Based upon its facts and findings, the Commission unanimously found upon clear and convincing evidence that Anderson's conduct constituted willful misconduct in office and conduct prejudicial to the administration of justice which brings the judicial office into disrepute as set forth in Section 177A.

By a vote of five to two the Commission recommends this Court remove Anderson from the office of Justice Court Judge, District 3, Hancock County, Mississippi as provided by Section 177A of the Mississippi Constitution. One dissent as to the recommendation of penalty to be imposed recommends that Anderson be suspended from his present office for a period of ten years. The other dissent would have found the charges against Anderson as to Torrence and Ligon were not sustained by clear and convincing evidence, and recommends that Anderson be suspended from office for a period of six and one-half years.

Rule 3H to the Commission provides a two-thirds vote of the Commission shall be required for any action pertaining to its disciplinary authority.

Section 177A does not give the Commission power to actually impose any sanction against a judicial officer, but simply to recommend.

Also Rule 10E of the Commission above quoted empowers this Court to accept, reject or modify, in whole or in part, the findings and recommendations of the Commission.

Therefore, it appears we are required to be a factfinding body, at least to some degree, in every case of this nature. California's constitutional provision is almost identical to our Section 177A. We believe the standard announced by the Supreme Court of California in Geiler v. Commission on Judicial Qualifications, 10 Cal.3d 270, 110 Cal.Rptr. 201, 515 P.2d 1, 4 (1973), is the standard we should adopt in this State for review by the tribunal:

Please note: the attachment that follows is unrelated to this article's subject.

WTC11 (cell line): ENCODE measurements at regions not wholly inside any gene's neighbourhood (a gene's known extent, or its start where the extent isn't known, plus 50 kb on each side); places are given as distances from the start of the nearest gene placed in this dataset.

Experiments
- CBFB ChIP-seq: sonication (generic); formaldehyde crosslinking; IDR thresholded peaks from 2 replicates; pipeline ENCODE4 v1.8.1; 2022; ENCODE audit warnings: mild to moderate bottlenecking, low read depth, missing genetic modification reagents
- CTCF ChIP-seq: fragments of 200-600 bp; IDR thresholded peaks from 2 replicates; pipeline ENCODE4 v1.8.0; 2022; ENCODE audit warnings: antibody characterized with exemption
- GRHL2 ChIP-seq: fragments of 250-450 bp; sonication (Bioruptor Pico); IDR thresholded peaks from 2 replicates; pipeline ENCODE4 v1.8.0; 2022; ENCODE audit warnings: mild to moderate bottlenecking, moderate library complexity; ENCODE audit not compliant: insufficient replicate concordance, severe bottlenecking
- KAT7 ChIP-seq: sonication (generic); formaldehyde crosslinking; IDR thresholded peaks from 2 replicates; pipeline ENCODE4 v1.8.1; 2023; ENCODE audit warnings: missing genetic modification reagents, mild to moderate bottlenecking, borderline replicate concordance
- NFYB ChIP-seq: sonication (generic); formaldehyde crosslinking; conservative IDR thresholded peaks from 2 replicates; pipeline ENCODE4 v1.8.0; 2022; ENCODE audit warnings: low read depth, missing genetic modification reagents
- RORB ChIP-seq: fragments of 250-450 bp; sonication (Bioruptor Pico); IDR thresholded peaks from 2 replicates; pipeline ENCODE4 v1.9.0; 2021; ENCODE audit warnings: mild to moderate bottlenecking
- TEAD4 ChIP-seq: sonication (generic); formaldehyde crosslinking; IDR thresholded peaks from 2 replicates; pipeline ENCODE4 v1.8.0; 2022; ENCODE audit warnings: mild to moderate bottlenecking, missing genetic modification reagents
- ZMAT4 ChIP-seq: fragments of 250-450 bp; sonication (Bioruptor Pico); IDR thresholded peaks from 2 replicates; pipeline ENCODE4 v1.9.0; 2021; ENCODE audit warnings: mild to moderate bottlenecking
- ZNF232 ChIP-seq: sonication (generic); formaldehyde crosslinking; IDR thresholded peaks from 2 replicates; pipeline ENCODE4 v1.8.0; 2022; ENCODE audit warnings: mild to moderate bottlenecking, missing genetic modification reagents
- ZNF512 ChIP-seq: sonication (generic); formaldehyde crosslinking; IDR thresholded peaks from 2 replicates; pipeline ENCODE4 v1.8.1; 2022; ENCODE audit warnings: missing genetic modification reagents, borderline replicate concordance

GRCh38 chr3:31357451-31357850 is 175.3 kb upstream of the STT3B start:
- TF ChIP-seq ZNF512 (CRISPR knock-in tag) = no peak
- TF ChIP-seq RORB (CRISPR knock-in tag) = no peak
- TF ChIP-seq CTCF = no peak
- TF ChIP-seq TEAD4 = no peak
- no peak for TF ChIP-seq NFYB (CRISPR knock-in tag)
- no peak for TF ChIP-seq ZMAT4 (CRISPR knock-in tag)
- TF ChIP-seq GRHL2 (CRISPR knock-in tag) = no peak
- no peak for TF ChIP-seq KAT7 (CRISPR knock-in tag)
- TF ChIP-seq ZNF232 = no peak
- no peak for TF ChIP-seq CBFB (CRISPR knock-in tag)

(S)ince the ultimate, dispositive decision to censure or remove a judge has been entrusted to this court, we conclude that in exercising that authority and in meeting our responsibility we must make our own, independent evaluation of the record evidence adduced below. After conducting such a review we may then decide as a question of law whether certain conduct, which we may have found as a fact to have occurred, was "wilful misconduct in office" or "conduct prejudicial to the administration of justice that brings the judicial office into disrepute...." Finally, it is to be our findings of fact and conclusions of law, upon which we are to make our determination of the ultimate action to be taken, to wit, whether we should dismiss the proceedings or order the judge concerned censured or removed from office.